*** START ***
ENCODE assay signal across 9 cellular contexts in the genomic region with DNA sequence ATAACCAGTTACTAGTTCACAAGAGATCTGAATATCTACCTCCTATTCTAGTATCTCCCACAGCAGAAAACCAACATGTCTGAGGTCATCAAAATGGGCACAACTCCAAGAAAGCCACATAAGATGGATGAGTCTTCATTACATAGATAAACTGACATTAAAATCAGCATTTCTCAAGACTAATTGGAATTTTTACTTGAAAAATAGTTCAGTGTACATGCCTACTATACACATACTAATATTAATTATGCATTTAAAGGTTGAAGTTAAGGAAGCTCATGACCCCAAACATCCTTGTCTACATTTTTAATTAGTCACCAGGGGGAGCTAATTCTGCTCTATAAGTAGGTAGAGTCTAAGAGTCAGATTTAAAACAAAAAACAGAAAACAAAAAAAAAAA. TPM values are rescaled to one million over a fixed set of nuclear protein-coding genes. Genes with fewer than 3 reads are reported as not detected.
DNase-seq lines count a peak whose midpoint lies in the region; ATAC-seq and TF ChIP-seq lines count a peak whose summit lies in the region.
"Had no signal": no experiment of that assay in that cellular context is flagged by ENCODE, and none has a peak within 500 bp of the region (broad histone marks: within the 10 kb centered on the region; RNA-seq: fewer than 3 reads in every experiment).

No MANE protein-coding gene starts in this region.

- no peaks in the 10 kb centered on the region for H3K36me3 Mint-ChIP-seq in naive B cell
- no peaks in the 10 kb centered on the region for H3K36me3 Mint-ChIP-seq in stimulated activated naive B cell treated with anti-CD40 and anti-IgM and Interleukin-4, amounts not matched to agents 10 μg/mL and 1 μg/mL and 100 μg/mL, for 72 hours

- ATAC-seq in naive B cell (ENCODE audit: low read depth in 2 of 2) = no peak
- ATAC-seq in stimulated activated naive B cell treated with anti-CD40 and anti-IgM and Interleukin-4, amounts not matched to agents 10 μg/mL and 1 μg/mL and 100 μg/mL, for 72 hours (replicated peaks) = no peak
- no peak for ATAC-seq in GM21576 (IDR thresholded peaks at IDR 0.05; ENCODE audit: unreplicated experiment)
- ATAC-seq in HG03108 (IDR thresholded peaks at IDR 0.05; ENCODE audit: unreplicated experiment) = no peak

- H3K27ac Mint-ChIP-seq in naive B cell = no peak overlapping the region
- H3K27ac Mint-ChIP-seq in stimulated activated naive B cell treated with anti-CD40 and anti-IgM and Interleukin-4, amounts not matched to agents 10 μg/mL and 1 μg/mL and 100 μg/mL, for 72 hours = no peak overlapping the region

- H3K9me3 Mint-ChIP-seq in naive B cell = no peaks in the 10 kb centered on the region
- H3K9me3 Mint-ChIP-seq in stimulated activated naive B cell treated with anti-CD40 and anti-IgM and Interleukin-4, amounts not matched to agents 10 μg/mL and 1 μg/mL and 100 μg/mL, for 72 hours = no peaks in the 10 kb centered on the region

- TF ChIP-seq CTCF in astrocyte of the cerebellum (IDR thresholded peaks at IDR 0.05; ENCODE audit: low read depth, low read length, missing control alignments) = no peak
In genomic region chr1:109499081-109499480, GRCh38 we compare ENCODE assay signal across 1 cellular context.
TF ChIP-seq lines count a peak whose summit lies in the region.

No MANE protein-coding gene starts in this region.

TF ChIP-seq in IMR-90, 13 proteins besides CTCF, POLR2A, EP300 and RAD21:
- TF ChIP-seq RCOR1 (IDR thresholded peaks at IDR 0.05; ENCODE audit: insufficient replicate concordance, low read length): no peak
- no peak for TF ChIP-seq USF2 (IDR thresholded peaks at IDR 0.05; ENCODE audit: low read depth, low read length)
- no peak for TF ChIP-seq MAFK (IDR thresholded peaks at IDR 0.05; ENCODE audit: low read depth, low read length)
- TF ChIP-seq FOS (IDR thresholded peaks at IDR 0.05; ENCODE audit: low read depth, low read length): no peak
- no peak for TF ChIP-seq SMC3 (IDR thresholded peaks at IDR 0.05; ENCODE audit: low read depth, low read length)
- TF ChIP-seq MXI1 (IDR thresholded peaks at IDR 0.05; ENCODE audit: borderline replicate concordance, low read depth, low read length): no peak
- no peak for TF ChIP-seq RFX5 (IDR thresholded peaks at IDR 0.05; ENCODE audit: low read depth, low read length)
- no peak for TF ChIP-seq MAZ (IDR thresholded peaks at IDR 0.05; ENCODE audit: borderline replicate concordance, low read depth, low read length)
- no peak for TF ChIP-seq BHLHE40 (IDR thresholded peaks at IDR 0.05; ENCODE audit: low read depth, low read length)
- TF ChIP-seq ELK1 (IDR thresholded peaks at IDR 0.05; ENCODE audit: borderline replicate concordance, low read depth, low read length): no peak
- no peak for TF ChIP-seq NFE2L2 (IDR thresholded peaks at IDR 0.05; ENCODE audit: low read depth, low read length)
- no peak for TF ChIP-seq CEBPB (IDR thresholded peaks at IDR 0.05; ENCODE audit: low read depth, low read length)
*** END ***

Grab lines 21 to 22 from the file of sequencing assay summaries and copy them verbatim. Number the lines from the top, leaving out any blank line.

- no peak for TF ChIP-seq USF2 (IDR thresholded peaks at IDR 0.05; ENCODE audit: low read depth, low read length)
- no peak for TF ChIP-seq MAFK (IDR thresholded peaks at IDR 0.05; ENCODE audit: low read depth, low read length)